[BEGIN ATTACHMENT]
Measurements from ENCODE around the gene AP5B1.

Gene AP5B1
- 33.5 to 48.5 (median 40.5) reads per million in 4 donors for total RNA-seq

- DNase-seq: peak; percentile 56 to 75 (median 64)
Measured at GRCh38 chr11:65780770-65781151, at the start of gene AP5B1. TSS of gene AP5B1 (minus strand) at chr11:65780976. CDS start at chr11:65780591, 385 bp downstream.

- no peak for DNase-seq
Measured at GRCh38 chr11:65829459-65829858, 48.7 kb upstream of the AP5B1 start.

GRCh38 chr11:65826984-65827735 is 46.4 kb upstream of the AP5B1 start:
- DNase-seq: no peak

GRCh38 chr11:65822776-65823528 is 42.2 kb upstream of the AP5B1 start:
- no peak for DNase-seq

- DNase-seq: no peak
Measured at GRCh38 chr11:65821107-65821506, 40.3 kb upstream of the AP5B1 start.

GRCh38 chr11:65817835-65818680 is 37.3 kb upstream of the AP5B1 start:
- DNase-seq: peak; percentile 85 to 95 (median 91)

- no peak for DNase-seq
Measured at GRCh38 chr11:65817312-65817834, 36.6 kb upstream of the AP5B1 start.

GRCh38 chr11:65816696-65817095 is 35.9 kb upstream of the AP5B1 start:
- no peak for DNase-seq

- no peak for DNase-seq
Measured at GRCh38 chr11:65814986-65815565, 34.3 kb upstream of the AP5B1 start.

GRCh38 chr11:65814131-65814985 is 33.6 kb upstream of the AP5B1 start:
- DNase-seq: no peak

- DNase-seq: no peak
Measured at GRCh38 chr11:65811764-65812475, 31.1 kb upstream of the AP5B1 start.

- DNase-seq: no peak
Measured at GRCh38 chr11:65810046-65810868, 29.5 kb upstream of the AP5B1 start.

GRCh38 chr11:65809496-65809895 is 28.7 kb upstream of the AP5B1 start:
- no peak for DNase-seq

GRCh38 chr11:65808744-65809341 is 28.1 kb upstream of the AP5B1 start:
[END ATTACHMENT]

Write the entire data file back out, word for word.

Measurements from ENCODE around the gene AP5B1.

Gene AP5B1
- 33.5 to 48.5 (median 40.5) reads per million in 4 donors for total RNA-seq

- DNase-seq: peak; percentile 56 to 75 (median 64)
Measured at GRCh38 chr11:65780770-65781151, at the start of gene AP5B1. TSS of gene AP5B1 (minus strand) at chr11:65780976. CDS start at chr11:65780591, 385 bp downstream.

- no peak for DNase-seq
Measured at GRCh38 chr11:65829459-65829858, 48.7 kb upstream of the AP5B1 start.

GRCh38 chr11:65826984-65827735 is 46.4 kb upstream of the AP5B1 start:
- DNase-seq: no peak

GRCh38 chr11:65822776-65823528 is 42.2 kb upstream of the AP5B1 start:
- no peak for DNase-seq

- DNase-seq: no peak
Measured at GRCh38 chr11:65821107-65821506, 40.3 kb upstream of the AP5B1 start.

GRCh38 chr11:65817835-65818680 is 37.3 kb upstream of the AP5B1 start:
- DNase-seq: peak; percentile 85 to 95 (median 91)

- no peak for DNase-seq
Measured at GRCh38 chr11:65817312-65817834, 36.6 kb upstream of the AP5B1 start.

GRCh38 chr11:65816696-65817095 is 35.9 kb upstream of the AP5B1 start:
- no peak for DNase-seq

- no peak for DNase-seq
Measured at GRCh38 chr11:65814986-65815565, 34.3 kb upstream of the AP5B1 start.

GRCh38 chr11:65814131-65814985 is 33.6 kb upstream of the AP5B1 start:
- DNase-seq: no peak

- DNase-seq: no peak
Measured at GRCh38 chr11:65811764-65812475, 31.1 kb upstream of the AP5B1 start.

- DNase-seq: no peak
Measured at GRCh38 chr11:65810046-65810868, 29.5 kb upstream of the AP5B1 start.

GRCh38 chr11:65809496-65809895 is 28.7 kb upstream of the AP5B1 start:
- no peak for DNase-seq

GRCh38 chr11:65808744-65809341 is 28.1 kb upstream of the AP5B1 start: